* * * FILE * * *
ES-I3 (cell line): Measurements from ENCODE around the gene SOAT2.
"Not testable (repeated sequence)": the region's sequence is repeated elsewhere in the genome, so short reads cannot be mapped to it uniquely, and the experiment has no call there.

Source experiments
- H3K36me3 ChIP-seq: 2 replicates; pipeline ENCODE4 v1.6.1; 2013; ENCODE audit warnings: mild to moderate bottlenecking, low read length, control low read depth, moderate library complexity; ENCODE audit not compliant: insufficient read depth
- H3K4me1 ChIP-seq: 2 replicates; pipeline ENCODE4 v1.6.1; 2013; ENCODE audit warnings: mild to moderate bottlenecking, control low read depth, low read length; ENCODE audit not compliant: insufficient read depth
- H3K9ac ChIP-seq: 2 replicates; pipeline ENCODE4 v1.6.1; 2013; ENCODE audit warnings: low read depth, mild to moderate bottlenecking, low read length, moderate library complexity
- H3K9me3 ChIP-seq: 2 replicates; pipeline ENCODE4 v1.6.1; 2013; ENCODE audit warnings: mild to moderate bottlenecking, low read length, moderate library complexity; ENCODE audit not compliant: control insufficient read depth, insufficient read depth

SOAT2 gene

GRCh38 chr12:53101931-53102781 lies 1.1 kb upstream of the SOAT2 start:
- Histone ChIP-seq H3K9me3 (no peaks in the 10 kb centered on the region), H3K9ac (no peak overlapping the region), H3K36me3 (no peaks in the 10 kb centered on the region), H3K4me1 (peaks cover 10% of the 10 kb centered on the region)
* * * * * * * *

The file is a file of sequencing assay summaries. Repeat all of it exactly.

ES-I3 (cell line): Measurements from ENCODE around the gene SOAT2.
"Not testable (repeated sequence)": the region's sequence is repeated elsewhere in the genome, so short reads cannot be mapped to it uniquely, and the experiment has no call there.

Source experiments
- H3K36me3 ChIP-seq: 2 replicates; pipeline ENCODE4 v1.6.1; 2013; ENCODE audit warnings: mild to moderate bottlenecking, low read length, control low read depth, moderate library complexity; ENCODE audit not compliant: insufficient read depth
- H3K4me1 ChIP-seq: 2 replicates; pipeline ENCODE4 v1.6.1; 2013; ENCODE audit warnings: mild to moderate bottlenecking, control low read depth, low read length; ENCODE audit not compliant: insufficient read depth
- H3K9ac ChIP-seq: 2 replicates; pipeline ENCODE4 v1.6.1; 2013; ENCODE audit warnings: low read depth, mild to moderate bottlenecking, low read length, moderate library complexity
- H3K9me3 ChIP-seq: 2 replicates; pipeline ENCODE4 v1.6.1; 2013; ENCODE audit warnings: mild to moderate bottlenecking, low read length, moderate library complexity; ENCODE audit not compliant: control insufficient read depth, insufficient read depth

SOAT2 gene

GRCh38 chr12:53101931-53102781 lies 1.1 kb upstream of the SOAT2 start:
- Histone ChIP-seq H3K9me3 (no peaks in the 10 kb centered on the region), H3K9ac (no peak overlapping the region), H3K36me3 (no peaks in the 10 kb centered on the region), H3K4me1 (peaks cover 10% of the 10 kb centered on the region)